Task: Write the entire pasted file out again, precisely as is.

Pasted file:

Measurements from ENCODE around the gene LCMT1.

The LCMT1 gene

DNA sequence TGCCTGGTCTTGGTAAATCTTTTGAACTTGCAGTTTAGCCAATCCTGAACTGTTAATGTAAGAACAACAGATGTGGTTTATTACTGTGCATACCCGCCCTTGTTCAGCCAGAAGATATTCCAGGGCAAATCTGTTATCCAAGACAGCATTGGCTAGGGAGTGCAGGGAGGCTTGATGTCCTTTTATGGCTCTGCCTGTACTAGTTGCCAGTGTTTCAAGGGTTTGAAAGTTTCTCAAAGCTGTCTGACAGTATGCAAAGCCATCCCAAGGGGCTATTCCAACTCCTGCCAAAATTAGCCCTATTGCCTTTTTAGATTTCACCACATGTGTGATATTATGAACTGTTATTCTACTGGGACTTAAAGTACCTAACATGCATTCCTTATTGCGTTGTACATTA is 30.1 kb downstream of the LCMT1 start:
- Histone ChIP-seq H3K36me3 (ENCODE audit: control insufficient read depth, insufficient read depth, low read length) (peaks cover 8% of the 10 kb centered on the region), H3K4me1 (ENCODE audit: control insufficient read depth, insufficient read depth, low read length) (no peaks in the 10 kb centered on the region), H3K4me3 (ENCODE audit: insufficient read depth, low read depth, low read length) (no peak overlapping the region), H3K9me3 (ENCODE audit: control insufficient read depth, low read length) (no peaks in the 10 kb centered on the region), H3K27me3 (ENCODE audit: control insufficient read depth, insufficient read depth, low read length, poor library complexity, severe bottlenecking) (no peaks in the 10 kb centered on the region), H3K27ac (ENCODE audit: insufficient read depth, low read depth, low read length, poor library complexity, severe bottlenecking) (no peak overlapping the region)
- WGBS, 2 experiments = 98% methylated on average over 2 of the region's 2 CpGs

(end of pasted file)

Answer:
Measurements from ENCODE around the gene LCMT1.

The LCMT1 gene

DNA sequence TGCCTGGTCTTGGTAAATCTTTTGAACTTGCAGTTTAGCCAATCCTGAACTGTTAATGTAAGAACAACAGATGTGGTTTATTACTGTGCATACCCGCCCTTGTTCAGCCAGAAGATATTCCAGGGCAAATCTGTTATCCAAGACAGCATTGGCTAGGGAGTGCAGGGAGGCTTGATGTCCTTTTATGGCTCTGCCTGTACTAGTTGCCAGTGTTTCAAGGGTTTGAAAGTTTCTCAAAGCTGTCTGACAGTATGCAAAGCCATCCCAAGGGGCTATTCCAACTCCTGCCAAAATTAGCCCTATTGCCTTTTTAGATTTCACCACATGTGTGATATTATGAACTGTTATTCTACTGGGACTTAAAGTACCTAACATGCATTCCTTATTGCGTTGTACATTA is 30.1 kb downstream of the LCMT1 start:
- Histone ChIP-seq H3K36me3 (ENCODE audit: control insufficient read depth, insufficient read depth, low read length) (peaks cover 8% of the 10 kb centered on the region), H3K4me1 (ENCODE audit: control insufficient read depth, insufficient read depth, low read length) (no peaks in the 10 kb centered on the region), H3K4me3 (ENCODE audit: insufficient read depth, low read depth, low read length) (no peak overlapping the region), H3K9me3 (ENCODE audit: control insufficient read depth, low read length) (no peaks in the 10 kb centered on the region), H3K27me3 (ENCODE audit: control insufficient read depth, insufficient read depth, low read length, poor library complexity, severe bottlenecking) (no peaks in the 10 kb centered on the region), H3K27ac (ENCODE audit: insufficient read depth, low read depth, low read length, poor library complexity, severe bottlenecking) (no peak overlapping the region)
- WGBS, 2 experiments = 98% methylated on average over 2 of the region's 2 CpGs